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Backyard Bird Bath Basics

Sunday, April 28, 2024

Who doesn’t like to take a dip in the water on occasion? Our feathered friends certainly enjoy a splash party from time to time. Bird feeders attract birds to the landscape, but putting in a bird bath is another sure way to bring various species of birds to the backyard. 


Birds not only need the water to drink, but they also need it to keep their feathers clean. Songbirds average around 1,500 to 3,000 feathers, while birds of prey have between 5,000 and 8,000 feathers. Each feather has a part in a bird’s life, and they are essential in terms of warmth, flight, courtship, protection and even defense. This is why it’s important to provide a place for birds to preen. 


When shopping for a bird bath, look for one that is shallow, no deeper than about 2.5 inches. Gardeners who opt for a deeper vessel can always place a few rocks in the water so birds can perch on the rocks to splash and preen. Choose one with a wide bowl and a gentle slope. Also, a rough or coarse surface will help with traction. 


When deciding where to put the bird bath in the landscape, consider the proximity of the water source as well as safety from predators. The birds need to be able to see any danger and have time to fly away. Placing it under a tree is a good idea as birds like cover. It makes them feel protected and secure. Locating it near prickly bushes also helps deter cats and other predators. A bird bath can also be placed on the ground or hung from a tree.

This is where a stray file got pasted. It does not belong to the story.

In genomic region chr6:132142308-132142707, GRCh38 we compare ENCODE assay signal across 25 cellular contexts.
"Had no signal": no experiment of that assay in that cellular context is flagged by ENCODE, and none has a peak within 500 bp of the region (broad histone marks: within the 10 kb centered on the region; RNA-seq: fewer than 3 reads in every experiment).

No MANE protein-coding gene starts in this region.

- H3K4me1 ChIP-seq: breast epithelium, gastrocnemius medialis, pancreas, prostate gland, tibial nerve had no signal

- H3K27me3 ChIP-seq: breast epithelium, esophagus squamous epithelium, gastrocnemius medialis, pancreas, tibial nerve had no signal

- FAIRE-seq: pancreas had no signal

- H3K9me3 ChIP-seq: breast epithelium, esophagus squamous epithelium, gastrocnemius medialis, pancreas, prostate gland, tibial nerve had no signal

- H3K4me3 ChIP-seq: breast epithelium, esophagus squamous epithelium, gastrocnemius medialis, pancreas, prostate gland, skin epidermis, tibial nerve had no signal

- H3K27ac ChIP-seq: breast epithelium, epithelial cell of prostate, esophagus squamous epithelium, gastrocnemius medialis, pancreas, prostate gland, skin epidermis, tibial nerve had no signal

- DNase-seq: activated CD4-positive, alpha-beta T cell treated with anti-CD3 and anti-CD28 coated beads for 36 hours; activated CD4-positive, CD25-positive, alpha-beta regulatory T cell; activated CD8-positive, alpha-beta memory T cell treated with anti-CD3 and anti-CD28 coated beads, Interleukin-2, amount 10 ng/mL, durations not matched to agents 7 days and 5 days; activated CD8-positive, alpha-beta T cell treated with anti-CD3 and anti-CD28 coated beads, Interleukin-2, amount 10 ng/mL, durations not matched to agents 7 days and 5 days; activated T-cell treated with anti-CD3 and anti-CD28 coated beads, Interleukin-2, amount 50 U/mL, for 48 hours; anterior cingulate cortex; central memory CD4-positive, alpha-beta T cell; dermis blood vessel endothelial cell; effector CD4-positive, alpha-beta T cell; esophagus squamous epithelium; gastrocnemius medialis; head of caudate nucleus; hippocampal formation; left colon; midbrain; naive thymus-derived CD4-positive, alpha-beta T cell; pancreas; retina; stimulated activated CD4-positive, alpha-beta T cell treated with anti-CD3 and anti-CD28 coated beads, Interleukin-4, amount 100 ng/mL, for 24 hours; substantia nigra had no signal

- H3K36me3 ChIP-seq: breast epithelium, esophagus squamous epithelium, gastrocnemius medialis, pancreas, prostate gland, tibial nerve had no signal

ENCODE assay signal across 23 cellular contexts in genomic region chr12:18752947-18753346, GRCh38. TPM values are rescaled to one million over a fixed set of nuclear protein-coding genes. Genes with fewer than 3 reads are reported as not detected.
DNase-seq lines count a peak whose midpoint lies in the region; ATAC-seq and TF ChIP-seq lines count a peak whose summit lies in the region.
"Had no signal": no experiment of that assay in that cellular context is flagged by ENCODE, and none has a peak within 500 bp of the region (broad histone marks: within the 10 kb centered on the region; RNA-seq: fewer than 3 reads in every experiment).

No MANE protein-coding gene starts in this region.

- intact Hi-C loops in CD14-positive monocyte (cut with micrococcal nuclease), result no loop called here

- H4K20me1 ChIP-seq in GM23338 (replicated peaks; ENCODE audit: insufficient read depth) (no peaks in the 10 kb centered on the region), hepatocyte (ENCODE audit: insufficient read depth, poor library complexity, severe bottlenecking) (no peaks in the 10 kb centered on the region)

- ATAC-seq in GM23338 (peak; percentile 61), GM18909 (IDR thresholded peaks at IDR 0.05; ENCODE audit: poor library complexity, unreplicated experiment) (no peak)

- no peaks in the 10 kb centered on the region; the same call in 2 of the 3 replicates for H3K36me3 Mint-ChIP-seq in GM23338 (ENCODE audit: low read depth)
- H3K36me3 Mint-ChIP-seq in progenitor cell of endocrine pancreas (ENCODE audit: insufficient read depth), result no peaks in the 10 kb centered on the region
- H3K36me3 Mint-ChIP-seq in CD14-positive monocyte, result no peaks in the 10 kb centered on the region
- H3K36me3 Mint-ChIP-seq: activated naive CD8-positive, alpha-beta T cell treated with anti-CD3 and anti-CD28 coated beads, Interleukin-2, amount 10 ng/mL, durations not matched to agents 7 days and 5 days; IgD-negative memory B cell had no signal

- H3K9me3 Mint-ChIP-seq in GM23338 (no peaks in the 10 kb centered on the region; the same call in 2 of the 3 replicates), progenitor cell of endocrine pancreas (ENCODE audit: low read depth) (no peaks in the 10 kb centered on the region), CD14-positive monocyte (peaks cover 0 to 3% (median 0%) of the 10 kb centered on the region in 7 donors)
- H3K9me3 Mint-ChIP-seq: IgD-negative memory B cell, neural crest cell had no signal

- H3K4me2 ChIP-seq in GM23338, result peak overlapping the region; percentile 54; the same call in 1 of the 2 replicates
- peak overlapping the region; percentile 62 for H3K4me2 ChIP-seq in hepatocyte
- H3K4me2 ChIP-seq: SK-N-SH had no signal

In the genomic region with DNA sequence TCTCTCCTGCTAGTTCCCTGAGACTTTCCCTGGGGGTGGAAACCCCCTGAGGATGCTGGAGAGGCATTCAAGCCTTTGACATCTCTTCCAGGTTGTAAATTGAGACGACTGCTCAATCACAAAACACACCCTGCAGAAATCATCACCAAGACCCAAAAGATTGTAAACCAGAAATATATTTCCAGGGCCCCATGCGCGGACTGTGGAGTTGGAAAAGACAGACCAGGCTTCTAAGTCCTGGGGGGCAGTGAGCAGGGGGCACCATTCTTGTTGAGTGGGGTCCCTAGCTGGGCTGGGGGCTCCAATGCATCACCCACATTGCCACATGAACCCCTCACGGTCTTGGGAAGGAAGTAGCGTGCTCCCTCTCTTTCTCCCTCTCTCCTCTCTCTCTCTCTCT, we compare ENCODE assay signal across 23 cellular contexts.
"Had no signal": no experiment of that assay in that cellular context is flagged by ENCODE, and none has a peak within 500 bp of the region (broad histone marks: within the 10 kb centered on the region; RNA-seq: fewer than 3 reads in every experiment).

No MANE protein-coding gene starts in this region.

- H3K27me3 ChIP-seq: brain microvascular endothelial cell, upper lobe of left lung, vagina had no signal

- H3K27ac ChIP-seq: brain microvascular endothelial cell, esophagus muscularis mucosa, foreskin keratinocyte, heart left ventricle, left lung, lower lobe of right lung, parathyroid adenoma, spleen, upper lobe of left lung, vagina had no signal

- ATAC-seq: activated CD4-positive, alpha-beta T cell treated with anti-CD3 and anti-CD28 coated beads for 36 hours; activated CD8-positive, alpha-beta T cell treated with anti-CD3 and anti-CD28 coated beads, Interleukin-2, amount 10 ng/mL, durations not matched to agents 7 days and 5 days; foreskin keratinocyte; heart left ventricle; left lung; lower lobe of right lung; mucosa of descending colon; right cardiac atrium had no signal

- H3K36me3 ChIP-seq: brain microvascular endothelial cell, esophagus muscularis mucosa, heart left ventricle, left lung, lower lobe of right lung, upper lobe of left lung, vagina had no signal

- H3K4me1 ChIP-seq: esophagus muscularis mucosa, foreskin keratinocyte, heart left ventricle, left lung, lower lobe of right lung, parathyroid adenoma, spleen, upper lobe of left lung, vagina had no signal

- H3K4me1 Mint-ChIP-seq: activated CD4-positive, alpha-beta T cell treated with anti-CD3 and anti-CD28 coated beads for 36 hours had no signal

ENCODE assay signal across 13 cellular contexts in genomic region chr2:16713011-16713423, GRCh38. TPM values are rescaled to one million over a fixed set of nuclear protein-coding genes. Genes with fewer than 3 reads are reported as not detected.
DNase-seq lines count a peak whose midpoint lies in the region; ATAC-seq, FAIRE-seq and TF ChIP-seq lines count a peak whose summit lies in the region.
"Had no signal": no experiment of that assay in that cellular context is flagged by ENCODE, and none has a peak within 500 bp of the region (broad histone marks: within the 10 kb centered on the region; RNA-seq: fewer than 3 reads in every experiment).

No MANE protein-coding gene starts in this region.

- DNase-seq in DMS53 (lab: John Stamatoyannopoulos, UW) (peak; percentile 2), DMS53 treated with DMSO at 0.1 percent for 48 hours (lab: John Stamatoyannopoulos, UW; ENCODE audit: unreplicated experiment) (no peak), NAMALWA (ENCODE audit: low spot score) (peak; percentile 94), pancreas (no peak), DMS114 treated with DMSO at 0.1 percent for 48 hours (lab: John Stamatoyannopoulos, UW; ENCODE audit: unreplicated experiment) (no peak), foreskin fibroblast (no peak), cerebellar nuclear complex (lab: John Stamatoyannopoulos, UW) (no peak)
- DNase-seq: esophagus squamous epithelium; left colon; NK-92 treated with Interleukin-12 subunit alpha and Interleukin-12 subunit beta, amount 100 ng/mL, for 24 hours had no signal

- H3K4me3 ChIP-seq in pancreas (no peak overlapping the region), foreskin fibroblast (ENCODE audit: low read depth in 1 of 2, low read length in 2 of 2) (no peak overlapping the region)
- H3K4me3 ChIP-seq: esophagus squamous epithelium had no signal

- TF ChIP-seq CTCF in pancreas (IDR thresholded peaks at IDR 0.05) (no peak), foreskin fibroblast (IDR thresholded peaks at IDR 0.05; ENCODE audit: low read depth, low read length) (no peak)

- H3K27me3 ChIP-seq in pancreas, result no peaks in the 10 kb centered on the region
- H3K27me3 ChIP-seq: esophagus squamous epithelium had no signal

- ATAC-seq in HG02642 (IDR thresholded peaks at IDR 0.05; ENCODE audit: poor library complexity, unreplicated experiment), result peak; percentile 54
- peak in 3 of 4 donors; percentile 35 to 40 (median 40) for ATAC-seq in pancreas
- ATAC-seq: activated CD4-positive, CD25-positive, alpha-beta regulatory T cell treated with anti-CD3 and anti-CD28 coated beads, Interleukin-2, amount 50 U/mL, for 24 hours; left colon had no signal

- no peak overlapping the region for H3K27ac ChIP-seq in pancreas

Try to place it in a shady spot to reduce the evaporation rate. Plus, algae doesn’t grow as quickly in cool water as it does in warmer water. It’s best to change the water daily to keep it fresh and more appealing to the birds. About once a week, empty the bird bath and give it a stiff spray from the garden hose to wash away dirt and grime that may have accumulated. A small scrub brush could be handy, too. 


Finally, birds are attracted to the sound of moving water, which can be accomplished in several ways. Adding a simple solar fountain is easy. Another option is to attach a garden hose to a tree and let it slowly drip into the bird bath. Gardeners could also hang a plastic jug filled with water that has a hole in it about a half inch from the bottom of the jug over the bird bath to provide a constant drip of water. 


With the heat of the summer just around the corner, consider adding a block of ice to the bird bath can help cool down the water. 


Bird baths aren’t just for summer – they’re good additions to the landscape year-round. Despite the cold, winter weather, birds still need a place to clean their feathers. Adding a heater to the bird bath almost guarantees your feathered friends will still be appearing in the backyard throughout the winter. 

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